ANOVA analysis was performed using Statview (SAS Institute, Cary, North Caroline) with cell cycle fractions dependence on the independent variables treatment (APF or Mock) and dose (volume of treatment).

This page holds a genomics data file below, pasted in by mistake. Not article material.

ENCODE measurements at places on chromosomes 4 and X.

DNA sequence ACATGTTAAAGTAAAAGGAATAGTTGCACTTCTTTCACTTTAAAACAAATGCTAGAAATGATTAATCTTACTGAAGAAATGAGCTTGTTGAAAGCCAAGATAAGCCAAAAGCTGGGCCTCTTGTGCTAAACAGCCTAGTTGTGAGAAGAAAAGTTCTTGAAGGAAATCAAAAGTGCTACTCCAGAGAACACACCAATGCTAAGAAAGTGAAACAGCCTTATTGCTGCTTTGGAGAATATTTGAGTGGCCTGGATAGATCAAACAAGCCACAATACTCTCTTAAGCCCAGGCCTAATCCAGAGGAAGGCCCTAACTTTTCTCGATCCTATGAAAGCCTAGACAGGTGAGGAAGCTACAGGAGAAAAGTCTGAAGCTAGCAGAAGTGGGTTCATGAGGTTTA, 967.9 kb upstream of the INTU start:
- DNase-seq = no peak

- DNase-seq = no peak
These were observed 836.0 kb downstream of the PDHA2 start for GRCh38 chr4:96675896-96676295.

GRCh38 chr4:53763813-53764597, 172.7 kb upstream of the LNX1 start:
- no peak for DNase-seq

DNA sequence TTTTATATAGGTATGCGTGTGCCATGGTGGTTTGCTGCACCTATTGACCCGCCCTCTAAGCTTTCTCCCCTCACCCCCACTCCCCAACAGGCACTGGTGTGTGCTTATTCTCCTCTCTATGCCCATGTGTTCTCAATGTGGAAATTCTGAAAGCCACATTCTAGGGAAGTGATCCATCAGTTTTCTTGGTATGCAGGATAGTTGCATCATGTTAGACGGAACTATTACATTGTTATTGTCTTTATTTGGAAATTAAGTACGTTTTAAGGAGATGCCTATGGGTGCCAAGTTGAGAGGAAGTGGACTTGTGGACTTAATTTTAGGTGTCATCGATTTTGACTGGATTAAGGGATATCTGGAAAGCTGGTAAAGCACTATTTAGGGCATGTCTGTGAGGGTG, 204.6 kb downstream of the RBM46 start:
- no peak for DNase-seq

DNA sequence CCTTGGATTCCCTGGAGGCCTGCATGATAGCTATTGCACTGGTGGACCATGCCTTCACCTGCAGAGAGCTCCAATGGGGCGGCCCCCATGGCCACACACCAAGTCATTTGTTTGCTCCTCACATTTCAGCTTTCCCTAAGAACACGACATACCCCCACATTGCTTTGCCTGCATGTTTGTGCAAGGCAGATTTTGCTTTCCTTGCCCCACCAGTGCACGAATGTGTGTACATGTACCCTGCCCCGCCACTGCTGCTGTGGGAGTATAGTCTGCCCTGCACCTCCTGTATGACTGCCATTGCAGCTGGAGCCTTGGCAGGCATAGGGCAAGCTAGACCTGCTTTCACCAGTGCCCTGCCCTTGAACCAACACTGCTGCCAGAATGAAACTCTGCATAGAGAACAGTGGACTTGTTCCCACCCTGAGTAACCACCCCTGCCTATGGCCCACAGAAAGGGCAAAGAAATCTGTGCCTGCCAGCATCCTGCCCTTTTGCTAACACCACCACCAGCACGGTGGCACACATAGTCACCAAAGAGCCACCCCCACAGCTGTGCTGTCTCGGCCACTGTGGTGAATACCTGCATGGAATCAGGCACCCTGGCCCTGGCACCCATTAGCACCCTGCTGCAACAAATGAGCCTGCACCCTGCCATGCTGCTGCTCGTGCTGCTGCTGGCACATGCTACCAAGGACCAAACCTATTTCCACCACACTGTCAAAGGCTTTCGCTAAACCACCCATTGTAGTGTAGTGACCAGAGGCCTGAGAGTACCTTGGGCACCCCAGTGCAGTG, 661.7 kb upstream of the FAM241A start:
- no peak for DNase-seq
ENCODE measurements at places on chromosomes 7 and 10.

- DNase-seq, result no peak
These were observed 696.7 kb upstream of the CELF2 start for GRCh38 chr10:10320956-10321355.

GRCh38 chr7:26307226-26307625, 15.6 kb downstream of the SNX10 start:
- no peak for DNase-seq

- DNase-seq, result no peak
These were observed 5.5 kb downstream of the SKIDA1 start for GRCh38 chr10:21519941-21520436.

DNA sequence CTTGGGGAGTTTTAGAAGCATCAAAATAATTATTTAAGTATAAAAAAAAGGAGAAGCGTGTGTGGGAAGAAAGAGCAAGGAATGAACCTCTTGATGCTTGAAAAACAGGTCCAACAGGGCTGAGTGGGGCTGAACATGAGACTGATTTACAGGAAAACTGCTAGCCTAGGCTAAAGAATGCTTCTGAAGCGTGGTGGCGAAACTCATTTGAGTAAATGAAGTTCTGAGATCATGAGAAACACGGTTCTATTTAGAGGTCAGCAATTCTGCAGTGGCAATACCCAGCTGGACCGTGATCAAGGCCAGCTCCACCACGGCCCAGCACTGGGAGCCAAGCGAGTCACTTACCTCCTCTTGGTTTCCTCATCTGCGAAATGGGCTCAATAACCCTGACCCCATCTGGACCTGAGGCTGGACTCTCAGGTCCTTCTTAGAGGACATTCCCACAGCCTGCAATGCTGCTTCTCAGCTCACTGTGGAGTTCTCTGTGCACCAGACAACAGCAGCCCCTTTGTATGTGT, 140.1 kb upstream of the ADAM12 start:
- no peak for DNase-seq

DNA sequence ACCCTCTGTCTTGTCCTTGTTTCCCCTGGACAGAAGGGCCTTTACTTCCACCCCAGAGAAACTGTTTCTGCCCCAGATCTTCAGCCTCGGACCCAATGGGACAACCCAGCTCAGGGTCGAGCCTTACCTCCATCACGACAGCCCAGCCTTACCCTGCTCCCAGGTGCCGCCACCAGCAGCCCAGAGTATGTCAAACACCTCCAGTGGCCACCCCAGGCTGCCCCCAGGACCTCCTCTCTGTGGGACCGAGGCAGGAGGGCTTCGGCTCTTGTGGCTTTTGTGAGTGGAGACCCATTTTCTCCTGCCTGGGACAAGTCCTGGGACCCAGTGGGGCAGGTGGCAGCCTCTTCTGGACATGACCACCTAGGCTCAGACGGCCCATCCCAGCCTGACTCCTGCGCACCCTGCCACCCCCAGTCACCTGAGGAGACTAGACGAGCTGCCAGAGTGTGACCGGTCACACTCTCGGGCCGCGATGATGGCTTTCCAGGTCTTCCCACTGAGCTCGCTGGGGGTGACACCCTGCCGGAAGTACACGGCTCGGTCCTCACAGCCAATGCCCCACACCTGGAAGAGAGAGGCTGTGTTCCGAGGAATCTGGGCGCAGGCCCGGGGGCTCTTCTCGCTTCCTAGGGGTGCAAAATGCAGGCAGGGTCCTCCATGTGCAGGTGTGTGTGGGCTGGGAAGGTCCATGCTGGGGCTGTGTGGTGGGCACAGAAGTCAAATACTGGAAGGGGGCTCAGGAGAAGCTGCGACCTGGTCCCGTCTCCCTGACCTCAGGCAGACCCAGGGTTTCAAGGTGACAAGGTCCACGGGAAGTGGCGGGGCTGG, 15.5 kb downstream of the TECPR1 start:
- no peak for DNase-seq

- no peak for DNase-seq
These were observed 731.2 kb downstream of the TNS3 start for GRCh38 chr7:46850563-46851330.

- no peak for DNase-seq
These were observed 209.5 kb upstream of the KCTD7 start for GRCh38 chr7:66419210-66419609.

Primary cultures of normal bladder epithelium were treated in replicate with 10, 20 or 50 μl of APF or mock preparation per 3 ml well. DNA histograms from one replicate of APF treated (10 μl) and one mock treated sample are presented in Figure 1. The histograms clearly show that APF treatment increased the proportion of cells with tetraploid DNA values. There is also a distinct population of cells at the octaploid level. Cell cycle analysis from DNA frequency distributions is relatively straightforward when dealing with a cycling diploid population. The presence of what appears to be a significant cycling tetraploid population in the APF treated cells complicates the analysis. While there are sophisticated algorithms for estimating the cell cycle phases for each of two populations they are largely built on the assumption that the two populations are independent. To determine whether APF may contribute to the formation of tetraploid cells by producing a G2 or M phase block of the cell cycle for both diploid and tetraploid cells, the DNA frequency distributions for all samples were analyzed to extract the proportion of cells with diploid, diploid S, tetraploid, tetraploid S, and octaploid DNA values. Cumulative frequency distributions were calculated and then plotted (Figure 2). Cell sub-populations were derived from these cumulative frequency distributions.